Repairing musculoskeletal injuries
Harley has not lost sight of the original goal of tissue engineering: trying to engineer materials to implant in the body to regrow tissues after injury.
Their porous sponges are made out of collagen to aid musculoskeletal reconstruction, acting as a temporary “space filler” to encourage cell growth (as opposed to a permanent implant).
“We've spent a lot of time engineering the chemistry and the mechanical/structural properties to support cells to generate different muscle-skeletal tissues, like bones and tendons, and the transitions between them,” he said. “We have many projects now thinking about adapting these materials to regenerate craniofacial bone, repair rotator cuffs, and adapt them for spinal fusion volumetric muscle injuries.”
Currently, his team is wrapping up a large study testing the efficacy of a biomaterial used for craniofacial bone repair — the last hurdle before moving on to clinical trials through the Food and Drug Administration.
Now the team is turning to the bigger question of how to create a translational product that surgeons can use. “They want something they can use easily without changing their surgical protocols — something that works the same way, every time,” he said. “They don't want anything hard or complicated or tricky or fidgety; they just want it to work, the same way, 100 out of 100 times.”
Mimicking the tumor microenvironment
About a decade ago, the National Institutes of Health became interested in using tissue engineering methods to study cancer and asked Harley to visit to discuss how to develop alternative cancer models.
Back then, cancer studies depended on animal models or flasks with cancer cells placed on a flat piece of plastic — neither of which perfectly captures the human body, Harley said.
Today his team creates models of glioblastoma, the most common and deadly form of brain cancer. They aim to address questions like: When a tumor mass is removed, how many stem-like tumor cells remain and are likely to spread? How do brain tumors respond to drug combinations? How does radiation affect areas adjacent to the tumor?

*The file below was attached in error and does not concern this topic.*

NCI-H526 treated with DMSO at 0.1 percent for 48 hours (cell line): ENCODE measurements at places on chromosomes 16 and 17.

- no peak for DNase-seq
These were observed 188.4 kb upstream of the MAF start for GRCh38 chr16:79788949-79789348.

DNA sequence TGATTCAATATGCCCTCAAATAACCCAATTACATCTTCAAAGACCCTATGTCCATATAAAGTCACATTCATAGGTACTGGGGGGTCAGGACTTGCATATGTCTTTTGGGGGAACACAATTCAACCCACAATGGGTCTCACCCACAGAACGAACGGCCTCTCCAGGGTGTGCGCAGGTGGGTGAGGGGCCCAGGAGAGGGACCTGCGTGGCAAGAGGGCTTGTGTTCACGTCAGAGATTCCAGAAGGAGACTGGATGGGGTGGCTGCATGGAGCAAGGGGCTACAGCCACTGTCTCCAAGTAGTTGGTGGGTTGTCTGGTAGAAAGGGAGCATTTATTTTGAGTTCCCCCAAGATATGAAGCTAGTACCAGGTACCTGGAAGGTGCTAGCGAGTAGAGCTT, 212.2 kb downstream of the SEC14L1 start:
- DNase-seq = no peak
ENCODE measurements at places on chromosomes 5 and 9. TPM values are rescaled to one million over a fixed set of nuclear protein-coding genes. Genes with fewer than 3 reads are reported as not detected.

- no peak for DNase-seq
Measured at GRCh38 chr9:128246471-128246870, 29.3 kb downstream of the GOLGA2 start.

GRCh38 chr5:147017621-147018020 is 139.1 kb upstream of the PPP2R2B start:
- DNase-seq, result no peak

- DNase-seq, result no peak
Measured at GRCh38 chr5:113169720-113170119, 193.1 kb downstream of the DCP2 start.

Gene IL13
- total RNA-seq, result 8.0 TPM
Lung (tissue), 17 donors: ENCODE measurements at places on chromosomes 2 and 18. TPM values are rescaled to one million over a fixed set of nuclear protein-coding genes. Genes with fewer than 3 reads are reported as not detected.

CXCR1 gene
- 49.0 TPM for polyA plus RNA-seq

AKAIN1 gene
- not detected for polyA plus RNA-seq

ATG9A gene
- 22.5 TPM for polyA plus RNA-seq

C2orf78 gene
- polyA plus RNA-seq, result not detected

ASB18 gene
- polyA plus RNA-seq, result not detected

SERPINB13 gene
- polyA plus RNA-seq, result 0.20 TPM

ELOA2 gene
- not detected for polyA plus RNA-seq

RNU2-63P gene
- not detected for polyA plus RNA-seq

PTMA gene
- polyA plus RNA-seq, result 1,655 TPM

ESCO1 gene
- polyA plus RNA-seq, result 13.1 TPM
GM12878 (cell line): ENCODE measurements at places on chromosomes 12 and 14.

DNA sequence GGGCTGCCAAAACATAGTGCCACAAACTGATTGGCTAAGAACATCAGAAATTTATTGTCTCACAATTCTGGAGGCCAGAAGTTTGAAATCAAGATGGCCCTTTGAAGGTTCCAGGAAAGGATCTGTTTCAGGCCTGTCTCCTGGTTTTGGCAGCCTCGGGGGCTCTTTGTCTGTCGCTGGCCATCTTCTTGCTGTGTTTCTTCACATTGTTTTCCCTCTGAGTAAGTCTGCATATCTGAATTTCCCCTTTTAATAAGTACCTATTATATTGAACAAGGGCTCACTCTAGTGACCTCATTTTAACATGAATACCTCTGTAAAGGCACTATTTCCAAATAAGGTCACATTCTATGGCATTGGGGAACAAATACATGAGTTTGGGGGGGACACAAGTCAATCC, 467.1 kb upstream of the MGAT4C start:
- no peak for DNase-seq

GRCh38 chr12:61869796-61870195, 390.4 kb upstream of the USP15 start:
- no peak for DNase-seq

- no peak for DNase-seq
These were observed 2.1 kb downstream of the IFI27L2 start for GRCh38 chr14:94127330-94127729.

“We've shown that you can create a multi-cellular model of a tumor with cancer cells, stromal cells, vascular cells, and immune cells that we can put together to gain actionable insight,” Harley said.
Past, present, and future work
Going forward, Harley is excited about how to build increasingly complex and useful models to study disease progression, therapeutic advocacy, and advance basic research.
“When engineers, like my dad, build a structure made out of steel and concrete, it has a defined shape. Ten years later, it should have the same mechanical properties as it did in the initial spec,” Harley said. “Biology is soft and squishy; it's evolving, which is fascinating. Over time, cells divide, die, produce new tissue, and degrade — these dynamics shape stem cell responses, healing immune responses, drug responses, and more.”
His lab is expanding its modeling portfolio to study osteosarcoma, a type of bone cancer, and endometriosis where the lining of the uterus grows outside the organ.
Harley credits his research group for championing all of these models. “I have prioritized people over projects — we recruit a diverse group of trainees whose different backgrounds and perspectives drive better science,” he said. “My job is to provide a supportive, inclusive, and equitable climate where they can do their best work.” Harley’s model of running a research lab has evolved from his own graduate experience working with Yannas, Gibson, and his postdoctoral mentor Dr. Les Silberstein, a professor of pathology at Harvard Medical School and director of the Joint Program.
“I had the luxury of working for great advisors who were kind and flexible,” he said. “They showed me how to model and sustain an environment of support, and we've been trying to create an environment of inclusion and support in my group.”
Over Harley’s academic career, the outcomes for cancer patients have changed dramatically — which is meaningful for him professionally and personally.
Harley was diagnosed with a deadly form of leukemia in high school and said he was “incredibly lucky” to survive. “If I had gotten that leukemia in 1980, I would have been dead — there's nothing that would have brought me back,” he said. “In 1995, I had a very small chance of surviving. If my kids had it today, their survival rate would be even better.”
Continued progress toward these generational shifts will take a collective effort and investing more in the diverse perspectives — like those that Harley cultivates within his research group and collaborations.
“The process to improve health and care for diseases, cancer in particular, is measured on the order of decades,” he said. “But it's a worthwhile investment because we have a lot of perspectives here that will change the way we treat, diagnose, and understand cancer.”
Perhaps his greatest accomplishment as an engineer: Harley has built a community that is truly more than the sum of its parts.